Under her new laws, Georgia has proceeded to take the affirmed on behalf of the Indian. The citation issues in life of an Indian, for a murder alleged to have been com- the usual form, the form in which it has been respected mitted on another Indian, within the Cherokee boundary. by the courts of the most powerful and enlightened States It belongs, in no degree, to my argument, to inquire into of the Union, who understand and love their rights as the guilt of this person. I have seen but an imperfect well as Georgia. This writ the Legislature of Georgia newspaper report of his trial, in a paper friendly to the instructs the Governor and all other officers “to disrepolicy of Georgia, which I mention only as authorizing the gard, and with it every mandate and process that has presumption that the report is probably not strained been or shall be served upon him or them, purporting against Georgia. From that report, it appears that Corn 'to proceed from the Chief Justice or any associate jusTassel (such is the name of this Indian; it is also the first tice of the Supreme Court of the United States, for the Indian name subscribed to the great Hopewell treaty).purpose of arresting the criminal laws of this State." was found guilty of murder, chiefly on evidence which In other words, Georgia repeals for herself a considerwould not be admissible against the life of a white man, (1 able portion of the 25th section of the judiciary act of mean Indian evidence,) and on the testimony of a white Congress, and annuls, in all criminal cases, the 2d section man, whose evidence is contradicted by the judge in his of the 3d article of the constitution of the United States. charge. Now, whatever may be said against the admis- Georgia, on the principles she has now asserted, has only sibility of Indian testimony in cases of property, I am clear to make it penal to do any act or thing under a law of the that, in a case of life and death, as good evidence ought to United States, and she thereby acquires exclusive jurisbe required to convict an Indian as a white man. The diction over the subject, and annuls the law. jury that puts an Indian to death, needs, I think, as clear This is a much more compendious process than a cona warrant of credible evidence against him, as the jury vention of the people of a State, elsewhere proposed. that puts a white man to death. The other testimony, to And almost at the moment that this House resolves, by a which I have alluded, is that of the officer who arrested majority nearly unexampled, that it will not repeal the Tassel, who testified that at first he talked only in the In- 25th section of the judiciary act, Georgia repeals one-half dian language, but afterwards spoke English intelligibly. of that section, and of the clause of the constitution on The judge, who sat in the trial, mentions it as a circum- which it is founded. Where is this to stop? Is it to stop stance to be regretted, that the prisoner at the bar “could any where? What laws of the United States have not not understand him."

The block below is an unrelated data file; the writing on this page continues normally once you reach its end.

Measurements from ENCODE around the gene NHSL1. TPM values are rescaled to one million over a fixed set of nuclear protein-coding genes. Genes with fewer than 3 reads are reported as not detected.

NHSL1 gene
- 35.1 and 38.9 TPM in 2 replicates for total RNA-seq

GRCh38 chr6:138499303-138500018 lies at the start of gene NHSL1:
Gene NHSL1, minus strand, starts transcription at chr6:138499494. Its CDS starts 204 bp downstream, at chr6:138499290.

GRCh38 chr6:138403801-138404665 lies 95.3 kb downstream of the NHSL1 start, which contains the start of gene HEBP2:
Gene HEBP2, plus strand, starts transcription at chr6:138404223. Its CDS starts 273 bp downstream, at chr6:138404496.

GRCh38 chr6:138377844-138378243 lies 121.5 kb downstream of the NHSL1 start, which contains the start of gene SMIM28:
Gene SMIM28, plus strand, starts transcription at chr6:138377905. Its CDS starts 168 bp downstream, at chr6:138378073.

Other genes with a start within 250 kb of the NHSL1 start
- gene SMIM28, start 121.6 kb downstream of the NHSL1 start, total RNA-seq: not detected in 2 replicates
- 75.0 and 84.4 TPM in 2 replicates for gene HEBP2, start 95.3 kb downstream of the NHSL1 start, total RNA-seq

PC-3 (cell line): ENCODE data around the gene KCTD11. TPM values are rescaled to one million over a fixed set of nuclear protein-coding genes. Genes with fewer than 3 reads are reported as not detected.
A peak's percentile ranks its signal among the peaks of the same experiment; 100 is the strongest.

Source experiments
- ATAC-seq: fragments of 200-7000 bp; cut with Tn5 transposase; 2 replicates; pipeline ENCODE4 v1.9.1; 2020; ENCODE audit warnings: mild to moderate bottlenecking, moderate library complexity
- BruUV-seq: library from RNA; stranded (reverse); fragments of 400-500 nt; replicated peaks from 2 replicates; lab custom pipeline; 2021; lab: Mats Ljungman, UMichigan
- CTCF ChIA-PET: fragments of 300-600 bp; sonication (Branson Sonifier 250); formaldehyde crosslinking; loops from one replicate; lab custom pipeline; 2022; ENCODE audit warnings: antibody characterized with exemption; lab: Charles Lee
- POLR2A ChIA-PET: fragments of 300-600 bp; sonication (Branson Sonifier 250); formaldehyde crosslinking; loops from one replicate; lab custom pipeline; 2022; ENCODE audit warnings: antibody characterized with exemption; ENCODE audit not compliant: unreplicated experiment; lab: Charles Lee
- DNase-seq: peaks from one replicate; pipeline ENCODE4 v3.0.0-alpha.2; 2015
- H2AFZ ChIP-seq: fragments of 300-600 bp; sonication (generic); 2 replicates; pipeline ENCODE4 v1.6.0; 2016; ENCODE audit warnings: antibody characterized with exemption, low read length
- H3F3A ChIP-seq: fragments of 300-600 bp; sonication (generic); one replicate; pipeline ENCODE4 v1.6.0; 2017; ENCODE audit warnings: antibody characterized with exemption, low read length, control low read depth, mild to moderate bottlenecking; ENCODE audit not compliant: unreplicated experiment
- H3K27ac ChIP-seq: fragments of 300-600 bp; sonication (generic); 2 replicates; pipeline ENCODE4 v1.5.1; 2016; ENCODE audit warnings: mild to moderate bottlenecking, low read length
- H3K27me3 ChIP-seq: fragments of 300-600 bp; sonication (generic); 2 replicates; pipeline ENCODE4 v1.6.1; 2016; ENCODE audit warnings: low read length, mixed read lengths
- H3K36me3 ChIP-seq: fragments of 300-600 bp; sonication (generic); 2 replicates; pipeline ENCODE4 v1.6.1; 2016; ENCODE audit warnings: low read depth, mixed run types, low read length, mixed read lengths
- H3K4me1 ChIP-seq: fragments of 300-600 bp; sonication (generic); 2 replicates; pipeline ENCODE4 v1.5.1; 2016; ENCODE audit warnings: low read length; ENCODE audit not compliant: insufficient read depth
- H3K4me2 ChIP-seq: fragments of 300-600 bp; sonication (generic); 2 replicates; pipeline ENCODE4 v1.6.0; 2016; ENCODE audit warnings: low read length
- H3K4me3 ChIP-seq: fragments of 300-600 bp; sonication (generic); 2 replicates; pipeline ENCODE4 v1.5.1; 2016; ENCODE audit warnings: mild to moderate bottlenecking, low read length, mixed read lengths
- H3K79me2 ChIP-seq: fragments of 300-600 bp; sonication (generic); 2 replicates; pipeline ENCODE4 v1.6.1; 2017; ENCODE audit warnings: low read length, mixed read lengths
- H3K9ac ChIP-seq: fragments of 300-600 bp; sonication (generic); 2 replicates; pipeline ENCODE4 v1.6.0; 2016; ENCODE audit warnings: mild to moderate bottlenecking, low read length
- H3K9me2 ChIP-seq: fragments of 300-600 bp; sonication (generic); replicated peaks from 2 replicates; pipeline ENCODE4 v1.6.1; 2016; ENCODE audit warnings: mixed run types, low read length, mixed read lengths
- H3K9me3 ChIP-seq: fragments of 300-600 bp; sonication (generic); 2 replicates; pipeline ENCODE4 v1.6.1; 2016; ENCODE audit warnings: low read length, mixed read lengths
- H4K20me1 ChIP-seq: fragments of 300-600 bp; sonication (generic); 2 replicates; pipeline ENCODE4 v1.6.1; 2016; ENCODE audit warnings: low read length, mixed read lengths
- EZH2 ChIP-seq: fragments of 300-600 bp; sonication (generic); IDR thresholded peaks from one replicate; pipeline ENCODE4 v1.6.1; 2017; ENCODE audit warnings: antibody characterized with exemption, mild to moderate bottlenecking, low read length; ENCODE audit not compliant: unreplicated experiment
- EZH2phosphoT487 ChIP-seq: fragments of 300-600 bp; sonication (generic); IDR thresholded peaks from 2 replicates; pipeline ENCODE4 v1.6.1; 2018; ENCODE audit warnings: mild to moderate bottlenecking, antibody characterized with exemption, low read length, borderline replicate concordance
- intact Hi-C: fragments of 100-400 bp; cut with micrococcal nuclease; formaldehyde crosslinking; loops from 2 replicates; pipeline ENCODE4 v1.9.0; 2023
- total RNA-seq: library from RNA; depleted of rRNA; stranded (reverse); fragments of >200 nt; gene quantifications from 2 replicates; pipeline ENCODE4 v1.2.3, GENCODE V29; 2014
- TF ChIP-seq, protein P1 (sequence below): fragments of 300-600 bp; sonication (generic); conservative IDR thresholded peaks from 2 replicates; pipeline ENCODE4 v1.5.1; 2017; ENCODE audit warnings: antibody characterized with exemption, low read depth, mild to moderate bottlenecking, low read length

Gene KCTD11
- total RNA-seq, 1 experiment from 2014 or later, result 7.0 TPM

been declared unconstitutional? What laws and treaties But though I am inclined to think there was not evi- will not be acted on, as if they were unconstitutional, if a dence to establish the malice, I waive that point entirely, process so summary is permitted to obtain? and do not pretend that Tassel is an object of sympathy, I will observe, in conclusion, that, till the validity of I go upon the assumption that he was guilty, though I these treaties has been settled by that tribunal which is do not think that proved on the trial as reported. This alone competent under the constitution to entertain the "unfortunate”. being, (as he is justly called by Judge question, and settled in favor of Georgia, Tassel could not Clayton,) on his trial before a court and jury, whose lan- be put to death by any lawful warrant. The very judge guage he did not understand, pleaded by his counsel to who tried him is made in the report to say that he the jurisdiction of the court. The ground of this plea “ belongs to another nation.” And, till it is settled by appears to have been, that, under the treaties between the the competent authority, that this other nation is subject United States and the Cherokees, the latter were inde- to the laws of Georgia, the death of Tassel remains illegal